Liberals can always be trusted to see God in Mumia Abu-Jamal and the devil in the Pope. As if on cue, they launched a rash of appalling attacks to mark the beginning of Benedict XVI’s pontificate. Rabbi Michael Lerner, the editor of TIKKUN, a befuddled, New-Age magazine, emphasizing interfaith activities, wasn’t persuaded by good manners, or by the Holy Father’s brilliant mind and beatific smile—the whole holy package, really—to withhold his insufferably sanctimonious sermon.
Lerner, in whom delusions of grandeur and an atrocious lack of decorum combine, claims to speak (boy, is he windy!) for the entire universe, which is apparently agreed that, “The New Pope a Disaster for the World and for the Jews.” But then, the world’s 1.1 billion Roman Catholics are not the only people Lerner lectures. A regular busybody, the Rabbi is always poised to remind Israelis, whenever their civilians are blown to smithereens by suicide bombers, to take the blame and turn the other cheek.
That Sub-Saharan Africa “is home to more than 60 percent of all people living with HIV” is by and large the Catholic Church’s fault, as Lerner sees it. No matter that an enormous AIDS-education effort has been underway for some time in these regions. Or that there isn’t a village that has not been missionized by AIDS educators. It is the church’s opposition to providing “birth control information to the poor of the world,” that has ensured “AIDS would spread and kill millions in Africa,” or so Lerner alleges. According to his logic, Church doctrine is killing Africans, for whom salvation will come when the Church joins Planned Parenthood’s African chapters in hanging condoms on every baobab.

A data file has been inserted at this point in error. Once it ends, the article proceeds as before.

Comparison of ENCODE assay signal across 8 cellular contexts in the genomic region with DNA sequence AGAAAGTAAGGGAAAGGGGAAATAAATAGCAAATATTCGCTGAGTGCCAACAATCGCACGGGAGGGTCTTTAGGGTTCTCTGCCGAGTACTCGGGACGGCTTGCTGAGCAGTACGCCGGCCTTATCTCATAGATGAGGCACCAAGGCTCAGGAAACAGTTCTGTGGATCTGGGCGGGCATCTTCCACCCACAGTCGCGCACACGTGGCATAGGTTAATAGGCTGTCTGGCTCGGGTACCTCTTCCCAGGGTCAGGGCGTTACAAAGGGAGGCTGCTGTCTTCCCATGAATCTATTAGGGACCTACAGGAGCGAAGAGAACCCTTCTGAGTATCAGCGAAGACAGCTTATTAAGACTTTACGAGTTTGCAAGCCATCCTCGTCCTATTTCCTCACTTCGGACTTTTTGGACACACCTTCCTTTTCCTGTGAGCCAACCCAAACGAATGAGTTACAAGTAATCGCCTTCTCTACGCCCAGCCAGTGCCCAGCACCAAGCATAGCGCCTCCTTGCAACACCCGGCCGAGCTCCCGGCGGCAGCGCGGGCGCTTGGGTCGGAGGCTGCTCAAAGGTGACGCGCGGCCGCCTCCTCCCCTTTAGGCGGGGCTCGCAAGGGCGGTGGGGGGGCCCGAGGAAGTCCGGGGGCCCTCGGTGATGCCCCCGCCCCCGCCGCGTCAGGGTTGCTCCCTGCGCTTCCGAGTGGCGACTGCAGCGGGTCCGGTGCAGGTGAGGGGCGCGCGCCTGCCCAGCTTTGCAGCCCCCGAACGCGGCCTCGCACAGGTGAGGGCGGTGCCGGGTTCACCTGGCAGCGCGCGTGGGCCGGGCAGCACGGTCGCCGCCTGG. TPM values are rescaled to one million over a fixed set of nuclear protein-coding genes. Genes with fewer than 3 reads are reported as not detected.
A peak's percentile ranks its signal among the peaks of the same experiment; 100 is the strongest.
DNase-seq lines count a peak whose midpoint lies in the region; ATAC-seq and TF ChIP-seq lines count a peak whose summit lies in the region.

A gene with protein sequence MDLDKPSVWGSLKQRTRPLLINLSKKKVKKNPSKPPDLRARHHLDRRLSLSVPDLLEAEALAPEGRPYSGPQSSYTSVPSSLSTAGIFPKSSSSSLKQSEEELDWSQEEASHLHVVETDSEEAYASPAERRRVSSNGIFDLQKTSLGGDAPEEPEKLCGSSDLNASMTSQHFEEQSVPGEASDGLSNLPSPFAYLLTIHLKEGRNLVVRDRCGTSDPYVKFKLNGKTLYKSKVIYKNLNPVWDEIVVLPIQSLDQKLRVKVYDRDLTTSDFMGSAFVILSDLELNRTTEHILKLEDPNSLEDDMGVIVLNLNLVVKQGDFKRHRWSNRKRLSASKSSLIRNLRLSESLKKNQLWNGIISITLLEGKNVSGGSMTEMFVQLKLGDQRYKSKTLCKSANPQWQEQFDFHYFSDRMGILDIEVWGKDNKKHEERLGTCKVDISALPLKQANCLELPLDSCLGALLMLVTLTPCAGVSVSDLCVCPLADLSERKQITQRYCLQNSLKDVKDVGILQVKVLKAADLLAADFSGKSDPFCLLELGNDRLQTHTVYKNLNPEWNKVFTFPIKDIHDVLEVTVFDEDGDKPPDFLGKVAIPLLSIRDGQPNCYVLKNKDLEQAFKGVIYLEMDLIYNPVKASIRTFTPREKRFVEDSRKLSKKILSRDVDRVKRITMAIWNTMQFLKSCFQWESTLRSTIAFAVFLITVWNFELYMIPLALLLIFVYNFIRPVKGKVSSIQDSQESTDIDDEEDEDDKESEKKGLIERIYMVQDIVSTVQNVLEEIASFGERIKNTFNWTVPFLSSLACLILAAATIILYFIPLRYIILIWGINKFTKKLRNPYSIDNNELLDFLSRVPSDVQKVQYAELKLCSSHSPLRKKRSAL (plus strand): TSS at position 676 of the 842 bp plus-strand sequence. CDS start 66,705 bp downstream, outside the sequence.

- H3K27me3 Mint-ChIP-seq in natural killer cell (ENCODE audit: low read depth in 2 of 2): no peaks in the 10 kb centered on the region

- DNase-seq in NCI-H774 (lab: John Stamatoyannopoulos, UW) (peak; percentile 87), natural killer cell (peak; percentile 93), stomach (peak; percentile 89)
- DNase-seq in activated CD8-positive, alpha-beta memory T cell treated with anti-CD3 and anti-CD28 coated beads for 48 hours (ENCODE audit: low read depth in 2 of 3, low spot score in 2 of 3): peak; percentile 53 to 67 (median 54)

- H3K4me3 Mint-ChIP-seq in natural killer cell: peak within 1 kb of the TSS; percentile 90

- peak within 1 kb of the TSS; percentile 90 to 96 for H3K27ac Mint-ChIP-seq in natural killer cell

Presumably Lerner knows that the main source of HIV transmission in Africa is rampant, promiscuous, heterosexual sex. One doesn’t have to be a South-African AIDS counselor, as I once was, to know that much. What moves people to fornicate into the afterlife? The inability to refuse sex, for one. Sexual violence is endemic in Africa, and I don’t mean campus “date rape.” In South Africa, for example, a woman—toddlers and babies included—is raped every few minutes. Cultural factors also determine infection rates. African patriarchs don’t like prophylactics; African women risk battery, and worse, should they insist on their, “Like, reproductive freedoms” (uttered in staccato, tart tones, indigenous to North America).
There’s also the entirely uncontroversial concept of time preference rates—the degree to which different people discount the future in favor of immediate gratification. Less delicately put: When do most Africans want sex? They want it now! A death-defying desire, indeed.
Here’s a simple enough proposition for Lerner and other liberals to contemplate: The Church also enjoins against sex outside marriage. If the Church’s dos-and-don’ts carry so much weight in Africa, how come this injunction is generally ignored? Isn’t it rather foolish, then, to imagine that Africans aren’t using protection in deference to Church doctrine? Or that if the Church sanctioned sheaths, Africans would put them on? In all likelihood, the Church’s consecration of condoms will have the same overall effect on African infection rates as its condemnation of sex outside marriage.